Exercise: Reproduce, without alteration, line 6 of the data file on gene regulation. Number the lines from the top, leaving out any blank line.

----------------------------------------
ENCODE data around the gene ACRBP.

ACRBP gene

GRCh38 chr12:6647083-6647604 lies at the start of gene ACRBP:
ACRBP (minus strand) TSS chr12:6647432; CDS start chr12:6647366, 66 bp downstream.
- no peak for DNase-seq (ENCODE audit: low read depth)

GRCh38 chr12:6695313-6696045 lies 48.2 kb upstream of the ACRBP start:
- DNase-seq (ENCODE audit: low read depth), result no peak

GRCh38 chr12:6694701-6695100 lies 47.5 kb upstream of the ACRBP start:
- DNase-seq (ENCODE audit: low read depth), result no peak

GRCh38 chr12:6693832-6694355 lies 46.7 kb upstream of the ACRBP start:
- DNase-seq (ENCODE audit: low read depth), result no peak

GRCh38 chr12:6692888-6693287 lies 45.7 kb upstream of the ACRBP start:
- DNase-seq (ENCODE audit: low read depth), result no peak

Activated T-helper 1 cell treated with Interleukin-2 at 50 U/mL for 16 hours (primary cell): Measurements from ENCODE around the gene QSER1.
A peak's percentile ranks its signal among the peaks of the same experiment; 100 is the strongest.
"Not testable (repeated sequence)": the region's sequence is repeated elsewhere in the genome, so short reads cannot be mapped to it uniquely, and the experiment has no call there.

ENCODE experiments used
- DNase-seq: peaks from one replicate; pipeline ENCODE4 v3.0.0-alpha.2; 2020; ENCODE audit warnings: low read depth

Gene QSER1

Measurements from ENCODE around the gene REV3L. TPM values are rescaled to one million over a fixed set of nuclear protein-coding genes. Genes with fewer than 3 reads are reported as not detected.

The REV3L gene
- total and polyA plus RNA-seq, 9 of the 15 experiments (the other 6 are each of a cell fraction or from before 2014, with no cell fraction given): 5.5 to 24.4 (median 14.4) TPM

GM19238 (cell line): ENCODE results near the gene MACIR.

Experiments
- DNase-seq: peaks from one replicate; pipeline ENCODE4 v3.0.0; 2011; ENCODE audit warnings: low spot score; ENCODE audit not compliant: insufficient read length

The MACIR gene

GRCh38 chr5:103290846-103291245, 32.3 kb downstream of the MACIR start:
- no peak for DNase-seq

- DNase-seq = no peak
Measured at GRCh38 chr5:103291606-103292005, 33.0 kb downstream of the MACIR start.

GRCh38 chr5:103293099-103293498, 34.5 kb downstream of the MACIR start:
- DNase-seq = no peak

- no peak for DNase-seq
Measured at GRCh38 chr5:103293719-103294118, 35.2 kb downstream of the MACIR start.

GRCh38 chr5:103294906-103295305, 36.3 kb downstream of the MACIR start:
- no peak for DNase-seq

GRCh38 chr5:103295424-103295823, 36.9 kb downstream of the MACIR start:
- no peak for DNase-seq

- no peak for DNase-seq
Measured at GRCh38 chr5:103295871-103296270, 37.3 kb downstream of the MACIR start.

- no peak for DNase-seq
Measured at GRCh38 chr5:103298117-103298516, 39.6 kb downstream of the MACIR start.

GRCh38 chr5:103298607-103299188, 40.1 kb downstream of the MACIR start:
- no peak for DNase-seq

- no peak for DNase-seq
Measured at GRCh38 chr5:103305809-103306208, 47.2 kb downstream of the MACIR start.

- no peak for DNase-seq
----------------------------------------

GRCh38 chr12:6695313-6696045 lies 48.2 kb upstream of the ACRBP start: